From William Ellery
Colles Office Port of Newport [Rhode Island]
Apl. 22nd 1794
Yesterday at noon I received by Express via Providence the Resolution of Congress of the 18 of this month continuing the present Embargo until the 25th. day of May next, and also the Resolution relative to the Embargo of the second of this month.1
On Tuesday last towards evening the Ship Britannia of London Edward Redman master arrived here under convoy the Bomb Ketch Vesuvius mounted with 12 cannon and commanded by Thomas Rogers, and the Ketch departed the next morning before sun rising.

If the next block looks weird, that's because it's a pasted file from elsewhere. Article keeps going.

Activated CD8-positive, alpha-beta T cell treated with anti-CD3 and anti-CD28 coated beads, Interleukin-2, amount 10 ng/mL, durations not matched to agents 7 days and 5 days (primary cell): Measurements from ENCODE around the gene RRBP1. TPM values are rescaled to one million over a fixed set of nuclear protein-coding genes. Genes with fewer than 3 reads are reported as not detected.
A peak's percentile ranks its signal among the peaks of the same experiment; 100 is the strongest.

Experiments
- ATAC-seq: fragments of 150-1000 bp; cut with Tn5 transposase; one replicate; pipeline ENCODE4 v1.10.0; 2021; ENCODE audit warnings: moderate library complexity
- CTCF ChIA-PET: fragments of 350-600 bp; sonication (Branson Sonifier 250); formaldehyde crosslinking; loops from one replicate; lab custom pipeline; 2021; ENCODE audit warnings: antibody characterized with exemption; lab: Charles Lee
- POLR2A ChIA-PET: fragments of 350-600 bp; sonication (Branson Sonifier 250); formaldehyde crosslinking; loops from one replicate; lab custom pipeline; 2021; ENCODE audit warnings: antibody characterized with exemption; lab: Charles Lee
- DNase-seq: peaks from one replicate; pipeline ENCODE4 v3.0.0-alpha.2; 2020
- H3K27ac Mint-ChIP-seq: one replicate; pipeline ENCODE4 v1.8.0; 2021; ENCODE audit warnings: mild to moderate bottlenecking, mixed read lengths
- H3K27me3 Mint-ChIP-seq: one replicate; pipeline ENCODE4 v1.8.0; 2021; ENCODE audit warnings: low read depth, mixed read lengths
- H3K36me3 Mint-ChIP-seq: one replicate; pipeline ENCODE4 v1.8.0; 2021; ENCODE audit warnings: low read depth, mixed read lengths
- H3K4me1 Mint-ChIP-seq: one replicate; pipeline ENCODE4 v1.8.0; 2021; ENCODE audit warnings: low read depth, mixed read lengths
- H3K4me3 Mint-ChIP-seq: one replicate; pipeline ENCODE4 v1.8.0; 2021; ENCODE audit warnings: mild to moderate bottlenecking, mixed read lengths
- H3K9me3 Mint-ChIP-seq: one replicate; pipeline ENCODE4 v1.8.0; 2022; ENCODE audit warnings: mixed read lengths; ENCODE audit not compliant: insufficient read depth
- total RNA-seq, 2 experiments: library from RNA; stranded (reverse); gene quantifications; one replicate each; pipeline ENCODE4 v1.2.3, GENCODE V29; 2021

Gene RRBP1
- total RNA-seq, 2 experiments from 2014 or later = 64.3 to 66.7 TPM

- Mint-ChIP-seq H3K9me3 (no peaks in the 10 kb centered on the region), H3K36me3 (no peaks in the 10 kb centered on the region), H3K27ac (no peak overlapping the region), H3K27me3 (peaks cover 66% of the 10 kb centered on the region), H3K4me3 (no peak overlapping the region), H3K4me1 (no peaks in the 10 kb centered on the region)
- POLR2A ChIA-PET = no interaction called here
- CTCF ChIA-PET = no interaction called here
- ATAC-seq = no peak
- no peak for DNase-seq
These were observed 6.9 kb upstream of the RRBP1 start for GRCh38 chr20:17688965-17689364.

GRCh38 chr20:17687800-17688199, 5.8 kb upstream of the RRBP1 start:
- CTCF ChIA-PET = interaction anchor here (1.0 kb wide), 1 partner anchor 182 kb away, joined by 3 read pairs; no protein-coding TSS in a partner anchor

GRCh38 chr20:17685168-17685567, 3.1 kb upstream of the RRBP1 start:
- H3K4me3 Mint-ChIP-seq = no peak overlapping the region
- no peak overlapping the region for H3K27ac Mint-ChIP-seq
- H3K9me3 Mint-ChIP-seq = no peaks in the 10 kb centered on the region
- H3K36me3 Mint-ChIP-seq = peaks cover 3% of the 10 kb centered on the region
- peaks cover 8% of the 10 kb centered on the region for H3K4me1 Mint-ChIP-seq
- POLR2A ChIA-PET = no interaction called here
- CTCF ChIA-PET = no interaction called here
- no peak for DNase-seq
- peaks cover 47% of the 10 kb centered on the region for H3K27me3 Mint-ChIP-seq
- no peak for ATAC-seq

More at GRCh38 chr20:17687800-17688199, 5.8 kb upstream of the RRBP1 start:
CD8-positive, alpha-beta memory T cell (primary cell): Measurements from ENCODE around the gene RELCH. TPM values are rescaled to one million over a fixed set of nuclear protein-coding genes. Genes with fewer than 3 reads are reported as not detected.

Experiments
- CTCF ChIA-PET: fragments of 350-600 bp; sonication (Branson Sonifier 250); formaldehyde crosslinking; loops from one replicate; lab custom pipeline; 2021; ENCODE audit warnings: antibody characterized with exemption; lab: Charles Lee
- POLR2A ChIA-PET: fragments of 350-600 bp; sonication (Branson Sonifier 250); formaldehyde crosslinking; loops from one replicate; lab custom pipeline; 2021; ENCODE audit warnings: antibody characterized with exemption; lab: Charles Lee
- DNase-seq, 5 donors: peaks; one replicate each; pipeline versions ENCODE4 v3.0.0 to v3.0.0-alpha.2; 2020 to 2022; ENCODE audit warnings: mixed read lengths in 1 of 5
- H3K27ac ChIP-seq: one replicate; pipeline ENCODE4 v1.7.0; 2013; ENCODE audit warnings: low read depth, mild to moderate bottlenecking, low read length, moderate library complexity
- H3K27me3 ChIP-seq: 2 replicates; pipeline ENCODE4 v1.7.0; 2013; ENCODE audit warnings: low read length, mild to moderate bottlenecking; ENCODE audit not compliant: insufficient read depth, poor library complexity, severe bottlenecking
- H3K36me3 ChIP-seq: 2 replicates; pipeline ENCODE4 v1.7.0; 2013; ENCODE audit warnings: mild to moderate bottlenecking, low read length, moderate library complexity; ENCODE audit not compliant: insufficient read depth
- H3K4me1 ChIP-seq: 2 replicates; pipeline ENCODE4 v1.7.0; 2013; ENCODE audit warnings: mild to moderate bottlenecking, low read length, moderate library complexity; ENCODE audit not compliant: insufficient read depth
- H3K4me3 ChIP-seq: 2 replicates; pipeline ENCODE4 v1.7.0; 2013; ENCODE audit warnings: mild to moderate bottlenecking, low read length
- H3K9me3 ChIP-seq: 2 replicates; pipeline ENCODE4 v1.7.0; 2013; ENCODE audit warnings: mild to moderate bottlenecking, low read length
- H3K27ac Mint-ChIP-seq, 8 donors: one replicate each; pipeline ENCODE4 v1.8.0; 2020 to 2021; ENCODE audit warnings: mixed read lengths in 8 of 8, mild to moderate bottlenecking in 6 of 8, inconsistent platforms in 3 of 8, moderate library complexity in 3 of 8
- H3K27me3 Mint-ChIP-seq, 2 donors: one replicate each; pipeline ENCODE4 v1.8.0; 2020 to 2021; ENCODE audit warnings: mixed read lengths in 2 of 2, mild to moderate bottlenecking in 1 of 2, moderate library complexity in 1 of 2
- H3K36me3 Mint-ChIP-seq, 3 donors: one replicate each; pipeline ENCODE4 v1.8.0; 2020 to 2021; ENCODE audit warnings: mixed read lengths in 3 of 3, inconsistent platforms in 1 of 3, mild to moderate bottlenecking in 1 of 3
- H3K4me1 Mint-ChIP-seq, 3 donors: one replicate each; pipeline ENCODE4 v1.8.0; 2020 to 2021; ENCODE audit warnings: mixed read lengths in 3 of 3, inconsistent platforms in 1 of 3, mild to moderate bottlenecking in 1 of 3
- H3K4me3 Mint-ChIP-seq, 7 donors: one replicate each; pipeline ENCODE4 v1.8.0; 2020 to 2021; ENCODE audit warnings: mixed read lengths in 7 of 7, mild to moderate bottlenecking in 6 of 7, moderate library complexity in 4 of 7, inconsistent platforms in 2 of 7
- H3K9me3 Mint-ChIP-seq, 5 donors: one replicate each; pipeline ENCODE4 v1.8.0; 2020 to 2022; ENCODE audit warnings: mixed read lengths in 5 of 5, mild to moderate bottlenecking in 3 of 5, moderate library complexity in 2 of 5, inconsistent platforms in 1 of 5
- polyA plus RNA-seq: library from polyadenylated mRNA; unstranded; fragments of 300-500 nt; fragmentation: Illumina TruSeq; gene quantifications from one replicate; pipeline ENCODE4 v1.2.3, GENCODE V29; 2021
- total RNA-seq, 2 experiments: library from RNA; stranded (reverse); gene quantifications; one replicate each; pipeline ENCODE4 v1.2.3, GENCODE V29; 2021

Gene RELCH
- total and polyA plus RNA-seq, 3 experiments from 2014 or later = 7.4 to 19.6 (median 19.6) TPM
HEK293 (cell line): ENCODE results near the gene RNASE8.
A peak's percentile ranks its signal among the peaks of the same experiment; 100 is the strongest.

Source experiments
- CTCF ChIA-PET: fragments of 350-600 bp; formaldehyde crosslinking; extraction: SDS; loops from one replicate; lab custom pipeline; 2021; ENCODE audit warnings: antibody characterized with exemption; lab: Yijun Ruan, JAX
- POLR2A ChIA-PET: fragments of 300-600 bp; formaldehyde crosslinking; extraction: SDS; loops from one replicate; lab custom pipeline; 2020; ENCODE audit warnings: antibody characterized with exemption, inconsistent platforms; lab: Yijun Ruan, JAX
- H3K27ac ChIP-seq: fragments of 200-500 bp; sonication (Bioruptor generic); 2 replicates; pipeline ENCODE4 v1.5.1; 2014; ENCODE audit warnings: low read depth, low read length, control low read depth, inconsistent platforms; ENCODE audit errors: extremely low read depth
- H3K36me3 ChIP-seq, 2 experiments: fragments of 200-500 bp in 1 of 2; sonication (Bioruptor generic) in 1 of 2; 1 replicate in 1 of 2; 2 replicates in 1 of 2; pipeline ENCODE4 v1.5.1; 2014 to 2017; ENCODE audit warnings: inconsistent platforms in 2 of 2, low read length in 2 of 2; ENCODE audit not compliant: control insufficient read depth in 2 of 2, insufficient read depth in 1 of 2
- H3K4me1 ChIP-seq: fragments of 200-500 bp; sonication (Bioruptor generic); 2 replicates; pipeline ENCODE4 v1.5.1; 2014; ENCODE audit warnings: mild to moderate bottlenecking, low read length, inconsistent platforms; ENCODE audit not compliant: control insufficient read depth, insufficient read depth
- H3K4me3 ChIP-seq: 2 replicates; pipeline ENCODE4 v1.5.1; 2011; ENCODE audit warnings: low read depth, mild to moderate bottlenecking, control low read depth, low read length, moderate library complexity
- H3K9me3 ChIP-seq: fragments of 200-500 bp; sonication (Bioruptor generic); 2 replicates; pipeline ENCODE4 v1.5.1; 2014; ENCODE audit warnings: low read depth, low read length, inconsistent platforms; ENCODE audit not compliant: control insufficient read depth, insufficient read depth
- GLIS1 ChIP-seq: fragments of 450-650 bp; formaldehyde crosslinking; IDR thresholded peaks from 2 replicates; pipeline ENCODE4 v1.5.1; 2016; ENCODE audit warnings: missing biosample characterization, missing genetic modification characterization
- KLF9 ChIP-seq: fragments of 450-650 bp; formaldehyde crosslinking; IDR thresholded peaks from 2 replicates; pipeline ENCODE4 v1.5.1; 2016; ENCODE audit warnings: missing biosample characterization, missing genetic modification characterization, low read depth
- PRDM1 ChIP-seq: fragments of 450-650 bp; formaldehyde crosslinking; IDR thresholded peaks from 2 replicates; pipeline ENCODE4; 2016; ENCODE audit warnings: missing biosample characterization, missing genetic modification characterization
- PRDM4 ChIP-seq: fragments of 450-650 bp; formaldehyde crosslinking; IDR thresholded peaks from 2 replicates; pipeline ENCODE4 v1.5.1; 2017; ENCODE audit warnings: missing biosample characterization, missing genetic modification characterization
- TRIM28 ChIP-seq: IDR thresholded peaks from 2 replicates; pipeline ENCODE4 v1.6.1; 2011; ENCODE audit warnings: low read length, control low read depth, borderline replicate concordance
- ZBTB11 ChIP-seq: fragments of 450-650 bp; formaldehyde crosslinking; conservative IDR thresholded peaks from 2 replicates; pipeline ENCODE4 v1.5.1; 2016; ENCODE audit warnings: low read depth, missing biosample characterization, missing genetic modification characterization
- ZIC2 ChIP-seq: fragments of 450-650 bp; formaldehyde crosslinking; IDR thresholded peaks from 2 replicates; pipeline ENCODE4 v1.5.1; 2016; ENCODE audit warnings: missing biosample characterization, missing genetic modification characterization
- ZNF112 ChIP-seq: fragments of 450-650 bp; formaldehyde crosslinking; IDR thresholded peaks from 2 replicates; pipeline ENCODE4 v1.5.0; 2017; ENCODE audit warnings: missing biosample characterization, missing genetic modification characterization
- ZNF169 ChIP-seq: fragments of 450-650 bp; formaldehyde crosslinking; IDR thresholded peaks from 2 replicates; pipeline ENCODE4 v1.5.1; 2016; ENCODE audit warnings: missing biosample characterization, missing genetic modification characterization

The Britannia appears to be a transport Ship in the British Service, which Admiral John Jarvis had employed to bring Genl. Rochambeau and his suite from Martinico to this place.2 Capt. Redman showed me a letter addressed to him by the Admiral, on the outside was written Secret, and not to be opened until you arrive at latitude 23:30. It contained directions to the Capt. to proceed with General Rochambeau and his Suite, to Newport Rhode Island, and upon landing them and their baggage to proceed immediately to Spithead, and report to the Commissioner’s of the Navy. Both on the outside and at the foot the Letter was Addressed to Edward Redman master of the Transport Ship Britannia, but to the Address at the foot was added Cartel. I write respecting the letter from Recollection but I believe it is substantially right. She has six cannon mounted on her Quarter Deck, is navigated with fifteen men and three boys, and by her Register which is in my Office, and which I shall hold untill I shall receive your opinion on this case, She is 296 tons. The Vice Consul3 came with the Captain to the Custom-House the day after she arrived with a View to know whether I considered the Ship as within the Embargo or not.